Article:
Schools told to bring back on-site Covid testing after Christmas holidays

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The government has said that secondary schools should test students for coronavirus when they return from the Christmas holidays.

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The Department of Education (DFE) emailed schools on Friday urging them to order a sufficient number of lateral flow tests by Tuesday to ensure they can test students on site once they return in January .

The email said the move is necessary to “minimize transmission after a period of social distancing”, as well as asking school leaders to order additional tests so that students can continue testing at home.

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But the demand has prompted allegations that ministers are treating principals like “an ad hoc branch of the NHS” as opposed to teachers.

The Association of School and College Leaders (ASCL) warned in response that it was not appropriate for the government to impose “considerable public health actions on schools with minimal support”.

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The email – which came as the UK added six southern African countries to its travel red list, potentially following the emergence of the vaccine-developed Omron variant – stated: “We want all secondary schools to be at once on their own.” Get ready to test the students—the site returns in January.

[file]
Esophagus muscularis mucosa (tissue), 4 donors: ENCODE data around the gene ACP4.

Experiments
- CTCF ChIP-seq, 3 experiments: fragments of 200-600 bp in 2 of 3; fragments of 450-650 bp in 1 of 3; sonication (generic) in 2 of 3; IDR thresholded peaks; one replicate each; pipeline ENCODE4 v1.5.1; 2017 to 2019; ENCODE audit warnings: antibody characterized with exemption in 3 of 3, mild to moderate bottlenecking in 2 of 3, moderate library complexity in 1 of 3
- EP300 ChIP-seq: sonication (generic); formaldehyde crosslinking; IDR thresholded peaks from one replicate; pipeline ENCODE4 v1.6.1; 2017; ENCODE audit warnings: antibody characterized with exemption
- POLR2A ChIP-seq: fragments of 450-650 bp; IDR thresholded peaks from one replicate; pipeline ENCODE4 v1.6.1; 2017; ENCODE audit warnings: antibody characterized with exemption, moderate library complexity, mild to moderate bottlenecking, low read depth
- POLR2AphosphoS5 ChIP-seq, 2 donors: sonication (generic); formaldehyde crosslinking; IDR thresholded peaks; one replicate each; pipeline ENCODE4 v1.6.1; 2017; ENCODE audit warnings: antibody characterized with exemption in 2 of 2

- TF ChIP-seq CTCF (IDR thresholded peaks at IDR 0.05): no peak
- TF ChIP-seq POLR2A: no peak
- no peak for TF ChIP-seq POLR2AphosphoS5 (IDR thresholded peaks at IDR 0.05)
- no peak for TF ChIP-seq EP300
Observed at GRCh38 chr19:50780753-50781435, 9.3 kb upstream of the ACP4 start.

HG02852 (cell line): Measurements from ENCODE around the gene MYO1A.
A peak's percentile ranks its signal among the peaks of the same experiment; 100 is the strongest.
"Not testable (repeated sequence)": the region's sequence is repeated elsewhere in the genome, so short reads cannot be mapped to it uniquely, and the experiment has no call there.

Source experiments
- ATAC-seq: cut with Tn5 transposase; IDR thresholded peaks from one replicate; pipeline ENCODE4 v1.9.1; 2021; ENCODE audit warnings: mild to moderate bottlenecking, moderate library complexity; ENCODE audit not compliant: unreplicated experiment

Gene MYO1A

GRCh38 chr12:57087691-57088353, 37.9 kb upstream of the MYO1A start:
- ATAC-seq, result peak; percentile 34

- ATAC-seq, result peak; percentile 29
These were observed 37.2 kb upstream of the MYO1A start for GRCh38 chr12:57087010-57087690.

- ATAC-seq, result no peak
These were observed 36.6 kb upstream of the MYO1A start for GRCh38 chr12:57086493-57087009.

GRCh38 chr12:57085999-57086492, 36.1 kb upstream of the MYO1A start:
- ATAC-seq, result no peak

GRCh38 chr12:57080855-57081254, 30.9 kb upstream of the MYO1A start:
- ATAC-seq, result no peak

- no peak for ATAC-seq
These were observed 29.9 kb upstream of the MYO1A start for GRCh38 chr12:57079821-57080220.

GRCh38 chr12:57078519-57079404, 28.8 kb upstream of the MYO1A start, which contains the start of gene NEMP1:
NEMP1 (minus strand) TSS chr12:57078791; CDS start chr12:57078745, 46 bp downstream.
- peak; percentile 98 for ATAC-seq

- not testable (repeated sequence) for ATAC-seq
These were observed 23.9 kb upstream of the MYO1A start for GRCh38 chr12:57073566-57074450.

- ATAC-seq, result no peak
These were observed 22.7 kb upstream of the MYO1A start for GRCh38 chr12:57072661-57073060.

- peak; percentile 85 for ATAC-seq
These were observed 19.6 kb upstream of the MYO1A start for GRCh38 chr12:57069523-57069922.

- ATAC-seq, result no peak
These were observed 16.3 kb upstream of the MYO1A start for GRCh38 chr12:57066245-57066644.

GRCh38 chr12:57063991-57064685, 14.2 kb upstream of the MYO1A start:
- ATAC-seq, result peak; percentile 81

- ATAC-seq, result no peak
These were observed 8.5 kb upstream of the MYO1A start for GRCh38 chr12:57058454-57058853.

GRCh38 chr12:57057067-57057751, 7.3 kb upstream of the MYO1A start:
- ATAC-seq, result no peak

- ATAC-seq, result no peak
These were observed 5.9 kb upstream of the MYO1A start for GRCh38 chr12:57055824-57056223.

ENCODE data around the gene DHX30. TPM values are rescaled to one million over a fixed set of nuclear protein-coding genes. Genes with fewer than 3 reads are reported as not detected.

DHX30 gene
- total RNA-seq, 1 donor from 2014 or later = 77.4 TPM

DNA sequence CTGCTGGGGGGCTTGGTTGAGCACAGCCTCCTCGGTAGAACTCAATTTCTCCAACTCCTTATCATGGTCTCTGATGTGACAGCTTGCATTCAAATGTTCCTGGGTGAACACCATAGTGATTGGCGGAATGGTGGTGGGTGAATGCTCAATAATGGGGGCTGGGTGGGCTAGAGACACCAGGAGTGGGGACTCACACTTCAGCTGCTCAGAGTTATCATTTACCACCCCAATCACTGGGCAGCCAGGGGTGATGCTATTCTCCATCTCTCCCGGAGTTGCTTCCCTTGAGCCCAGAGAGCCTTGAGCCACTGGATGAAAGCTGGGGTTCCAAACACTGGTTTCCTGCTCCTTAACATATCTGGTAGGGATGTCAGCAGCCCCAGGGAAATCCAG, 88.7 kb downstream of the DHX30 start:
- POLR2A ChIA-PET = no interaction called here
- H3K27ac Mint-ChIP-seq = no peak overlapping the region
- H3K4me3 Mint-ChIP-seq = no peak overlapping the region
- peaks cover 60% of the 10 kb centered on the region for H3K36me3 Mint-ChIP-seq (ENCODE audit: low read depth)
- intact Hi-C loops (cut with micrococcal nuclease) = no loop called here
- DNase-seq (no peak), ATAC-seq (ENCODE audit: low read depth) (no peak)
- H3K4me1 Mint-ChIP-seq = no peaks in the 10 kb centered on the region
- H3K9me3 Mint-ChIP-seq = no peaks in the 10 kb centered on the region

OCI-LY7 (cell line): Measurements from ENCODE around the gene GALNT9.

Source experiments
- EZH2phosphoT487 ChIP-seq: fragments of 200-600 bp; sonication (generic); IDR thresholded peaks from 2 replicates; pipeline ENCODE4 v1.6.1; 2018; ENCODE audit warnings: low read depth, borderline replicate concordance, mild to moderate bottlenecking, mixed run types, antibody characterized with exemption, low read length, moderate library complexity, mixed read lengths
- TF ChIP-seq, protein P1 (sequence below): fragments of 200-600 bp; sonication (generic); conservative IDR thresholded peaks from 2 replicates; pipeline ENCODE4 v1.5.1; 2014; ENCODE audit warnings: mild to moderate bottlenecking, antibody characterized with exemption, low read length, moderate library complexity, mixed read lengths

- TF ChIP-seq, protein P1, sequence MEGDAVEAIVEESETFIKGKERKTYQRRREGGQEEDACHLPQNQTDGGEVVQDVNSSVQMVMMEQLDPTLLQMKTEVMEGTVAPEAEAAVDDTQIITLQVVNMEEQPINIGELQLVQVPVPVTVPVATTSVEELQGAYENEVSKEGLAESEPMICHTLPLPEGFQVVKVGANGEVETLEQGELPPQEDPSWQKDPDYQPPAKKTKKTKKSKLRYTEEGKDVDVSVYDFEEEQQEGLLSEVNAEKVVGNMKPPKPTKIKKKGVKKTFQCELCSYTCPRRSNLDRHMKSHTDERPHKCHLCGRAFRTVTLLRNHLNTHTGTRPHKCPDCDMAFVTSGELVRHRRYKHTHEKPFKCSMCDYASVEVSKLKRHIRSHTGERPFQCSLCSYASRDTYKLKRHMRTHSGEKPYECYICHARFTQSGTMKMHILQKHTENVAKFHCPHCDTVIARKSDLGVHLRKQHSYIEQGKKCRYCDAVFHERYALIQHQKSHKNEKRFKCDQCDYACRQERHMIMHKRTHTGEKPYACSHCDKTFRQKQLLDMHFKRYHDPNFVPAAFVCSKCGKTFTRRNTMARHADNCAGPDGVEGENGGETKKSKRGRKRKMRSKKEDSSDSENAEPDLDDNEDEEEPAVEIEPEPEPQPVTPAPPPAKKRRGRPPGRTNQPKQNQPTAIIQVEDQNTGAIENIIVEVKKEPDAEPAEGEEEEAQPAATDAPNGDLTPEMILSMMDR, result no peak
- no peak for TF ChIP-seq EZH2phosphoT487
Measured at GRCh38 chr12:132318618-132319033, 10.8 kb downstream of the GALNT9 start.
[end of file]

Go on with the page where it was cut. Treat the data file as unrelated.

“We understand this is an important additional question, but testing is playing an important role in keeping COVID-19 out of schools.”

It added: “Testing all pupils in school increases testing participation and will help reduce transmission after a period of social distancing over school holidays. Testing, PPE and funding to support your workforce is already in place. kind will be provided.

“After this test on return, students should continue to take tests in line with government guidelines.”

Previously, at the beginning of the autumn period, all secondary school and college students in England were asked to take two lateral flow tests upon their return to school.

They were then asked to continue with two tests per week at home. This testing “remains voluntary but strongly encouraged”, the government’s website says, adding that schools should maintain an on-site asymptomatic testing facility “until further notice so that they can offer the test to students who are homeschooled.” But unable to test himself”.

But Julie McCulloch, policy director at ASCL, warned that “the last thing” schools need is “another huge responsibility that doesn’t even fall within the realm of education”.

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